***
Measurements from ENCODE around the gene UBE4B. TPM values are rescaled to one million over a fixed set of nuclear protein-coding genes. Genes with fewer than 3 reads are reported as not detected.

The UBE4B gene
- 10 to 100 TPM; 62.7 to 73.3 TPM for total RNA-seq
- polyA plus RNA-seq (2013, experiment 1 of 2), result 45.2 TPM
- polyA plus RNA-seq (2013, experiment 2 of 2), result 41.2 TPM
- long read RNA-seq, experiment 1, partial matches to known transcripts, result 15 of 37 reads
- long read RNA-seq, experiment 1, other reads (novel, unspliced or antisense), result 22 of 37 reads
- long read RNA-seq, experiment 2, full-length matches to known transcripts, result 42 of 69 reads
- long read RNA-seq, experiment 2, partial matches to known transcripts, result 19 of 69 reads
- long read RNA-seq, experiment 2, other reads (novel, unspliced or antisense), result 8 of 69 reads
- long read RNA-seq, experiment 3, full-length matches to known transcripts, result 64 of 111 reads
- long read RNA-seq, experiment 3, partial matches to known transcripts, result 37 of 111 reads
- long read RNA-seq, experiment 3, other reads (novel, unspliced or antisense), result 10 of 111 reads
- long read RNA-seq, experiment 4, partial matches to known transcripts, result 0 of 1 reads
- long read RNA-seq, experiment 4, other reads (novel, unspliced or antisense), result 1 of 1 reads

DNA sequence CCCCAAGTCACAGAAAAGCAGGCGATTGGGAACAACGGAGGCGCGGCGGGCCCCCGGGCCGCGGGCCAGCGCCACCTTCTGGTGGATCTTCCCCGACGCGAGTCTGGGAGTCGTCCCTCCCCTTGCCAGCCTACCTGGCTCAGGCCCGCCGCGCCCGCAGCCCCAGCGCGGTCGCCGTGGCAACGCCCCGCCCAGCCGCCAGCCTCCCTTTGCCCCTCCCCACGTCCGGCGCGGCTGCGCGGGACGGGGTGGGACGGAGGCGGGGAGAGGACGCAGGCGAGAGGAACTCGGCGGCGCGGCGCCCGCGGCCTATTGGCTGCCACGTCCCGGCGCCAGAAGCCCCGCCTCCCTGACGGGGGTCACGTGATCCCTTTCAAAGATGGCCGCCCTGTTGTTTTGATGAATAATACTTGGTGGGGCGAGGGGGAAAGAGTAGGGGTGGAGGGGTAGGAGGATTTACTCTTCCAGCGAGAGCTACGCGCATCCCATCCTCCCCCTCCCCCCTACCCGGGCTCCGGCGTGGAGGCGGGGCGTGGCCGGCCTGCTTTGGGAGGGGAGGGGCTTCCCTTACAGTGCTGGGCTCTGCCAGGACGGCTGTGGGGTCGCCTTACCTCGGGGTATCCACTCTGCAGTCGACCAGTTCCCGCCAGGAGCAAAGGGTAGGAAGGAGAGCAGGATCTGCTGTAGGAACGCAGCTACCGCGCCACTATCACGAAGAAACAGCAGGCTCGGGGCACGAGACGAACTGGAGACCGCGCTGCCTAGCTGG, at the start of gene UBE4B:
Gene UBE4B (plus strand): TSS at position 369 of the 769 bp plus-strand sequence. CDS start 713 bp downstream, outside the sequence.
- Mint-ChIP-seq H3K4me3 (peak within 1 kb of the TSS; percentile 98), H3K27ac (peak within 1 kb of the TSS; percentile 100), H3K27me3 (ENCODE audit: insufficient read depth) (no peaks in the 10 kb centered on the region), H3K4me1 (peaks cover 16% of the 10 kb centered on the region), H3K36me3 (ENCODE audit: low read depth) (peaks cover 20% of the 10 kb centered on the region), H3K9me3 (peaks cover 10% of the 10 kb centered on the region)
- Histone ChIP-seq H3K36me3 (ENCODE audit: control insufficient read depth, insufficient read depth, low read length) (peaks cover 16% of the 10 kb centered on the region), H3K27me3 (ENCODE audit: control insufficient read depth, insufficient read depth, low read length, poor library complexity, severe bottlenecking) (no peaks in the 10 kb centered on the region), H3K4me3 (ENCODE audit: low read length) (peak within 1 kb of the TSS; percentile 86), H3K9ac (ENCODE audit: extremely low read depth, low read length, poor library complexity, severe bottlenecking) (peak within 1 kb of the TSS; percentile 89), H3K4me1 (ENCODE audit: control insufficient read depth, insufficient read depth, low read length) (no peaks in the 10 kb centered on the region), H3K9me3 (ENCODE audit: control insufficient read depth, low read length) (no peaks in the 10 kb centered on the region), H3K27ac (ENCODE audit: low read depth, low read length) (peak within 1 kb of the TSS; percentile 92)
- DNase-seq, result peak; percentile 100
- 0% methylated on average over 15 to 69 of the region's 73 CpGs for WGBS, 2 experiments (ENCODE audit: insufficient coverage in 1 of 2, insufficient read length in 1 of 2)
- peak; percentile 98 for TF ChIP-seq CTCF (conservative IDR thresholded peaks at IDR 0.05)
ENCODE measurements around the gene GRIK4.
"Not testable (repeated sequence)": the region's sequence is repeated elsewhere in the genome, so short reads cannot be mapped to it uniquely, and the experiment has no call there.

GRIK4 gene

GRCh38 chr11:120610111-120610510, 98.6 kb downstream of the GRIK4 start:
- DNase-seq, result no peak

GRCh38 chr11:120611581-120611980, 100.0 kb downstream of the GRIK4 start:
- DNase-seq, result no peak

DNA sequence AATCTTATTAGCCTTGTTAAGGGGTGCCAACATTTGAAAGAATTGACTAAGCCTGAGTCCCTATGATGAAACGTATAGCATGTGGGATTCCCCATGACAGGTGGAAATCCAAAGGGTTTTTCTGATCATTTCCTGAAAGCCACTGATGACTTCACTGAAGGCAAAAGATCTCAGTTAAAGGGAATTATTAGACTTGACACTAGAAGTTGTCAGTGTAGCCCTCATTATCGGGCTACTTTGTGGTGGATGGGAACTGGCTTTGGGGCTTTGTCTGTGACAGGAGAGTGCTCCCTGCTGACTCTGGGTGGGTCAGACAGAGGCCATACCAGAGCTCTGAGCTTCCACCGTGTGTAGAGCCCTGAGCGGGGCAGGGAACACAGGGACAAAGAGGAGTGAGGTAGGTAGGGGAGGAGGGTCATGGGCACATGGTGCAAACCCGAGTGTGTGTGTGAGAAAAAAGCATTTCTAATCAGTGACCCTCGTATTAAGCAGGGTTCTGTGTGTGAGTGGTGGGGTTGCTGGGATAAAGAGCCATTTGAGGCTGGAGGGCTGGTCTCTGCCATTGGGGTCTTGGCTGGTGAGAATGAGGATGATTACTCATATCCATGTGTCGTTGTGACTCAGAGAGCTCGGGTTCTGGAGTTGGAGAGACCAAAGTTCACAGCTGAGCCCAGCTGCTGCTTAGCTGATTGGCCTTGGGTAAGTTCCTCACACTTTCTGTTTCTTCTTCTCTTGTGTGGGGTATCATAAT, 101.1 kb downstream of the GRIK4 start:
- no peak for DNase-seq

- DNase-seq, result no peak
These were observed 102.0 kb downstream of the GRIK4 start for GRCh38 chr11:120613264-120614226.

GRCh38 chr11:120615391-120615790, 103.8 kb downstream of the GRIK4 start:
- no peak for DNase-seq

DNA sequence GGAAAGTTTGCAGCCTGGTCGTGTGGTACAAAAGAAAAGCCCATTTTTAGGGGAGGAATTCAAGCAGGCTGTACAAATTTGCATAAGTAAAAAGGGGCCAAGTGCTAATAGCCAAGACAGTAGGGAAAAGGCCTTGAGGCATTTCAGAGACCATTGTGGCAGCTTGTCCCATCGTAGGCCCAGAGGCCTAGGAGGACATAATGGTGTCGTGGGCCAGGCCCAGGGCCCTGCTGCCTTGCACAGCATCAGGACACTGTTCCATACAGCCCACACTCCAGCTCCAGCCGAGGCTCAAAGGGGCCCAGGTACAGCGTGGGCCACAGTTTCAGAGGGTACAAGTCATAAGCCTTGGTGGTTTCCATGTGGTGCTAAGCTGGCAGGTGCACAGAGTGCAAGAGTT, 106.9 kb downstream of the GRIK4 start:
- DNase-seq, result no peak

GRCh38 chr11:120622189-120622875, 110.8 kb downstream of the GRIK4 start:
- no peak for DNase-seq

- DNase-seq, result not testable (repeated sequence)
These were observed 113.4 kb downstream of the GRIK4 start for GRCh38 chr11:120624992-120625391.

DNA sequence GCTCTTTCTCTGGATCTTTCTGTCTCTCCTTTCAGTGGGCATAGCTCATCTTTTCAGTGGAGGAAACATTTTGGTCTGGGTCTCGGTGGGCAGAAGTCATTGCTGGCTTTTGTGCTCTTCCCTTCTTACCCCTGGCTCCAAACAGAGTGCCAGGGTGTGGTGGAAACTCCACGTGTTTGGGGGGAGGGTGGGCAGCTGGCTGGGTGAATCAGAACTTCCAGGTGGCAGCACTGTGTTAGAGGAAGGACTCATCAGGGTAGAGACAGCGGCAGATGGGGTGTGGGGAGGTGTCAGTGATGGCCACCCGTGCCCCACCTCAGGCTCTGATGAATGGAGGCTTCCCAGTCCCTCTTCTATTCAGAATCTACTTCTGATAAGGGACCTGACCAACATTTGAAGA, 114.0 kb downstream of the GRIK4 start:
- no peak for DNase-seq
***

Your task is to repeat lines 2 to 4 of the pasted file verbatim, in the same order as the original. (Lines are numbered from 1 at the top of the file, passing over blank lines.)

The UBE4B gene
- 10 to 100 TPM; 62.7 to 73.3 TPM for total RNA-seq
- polyA plus RNA-seq (2013, experiment 1 of 2), result 45.2 TPM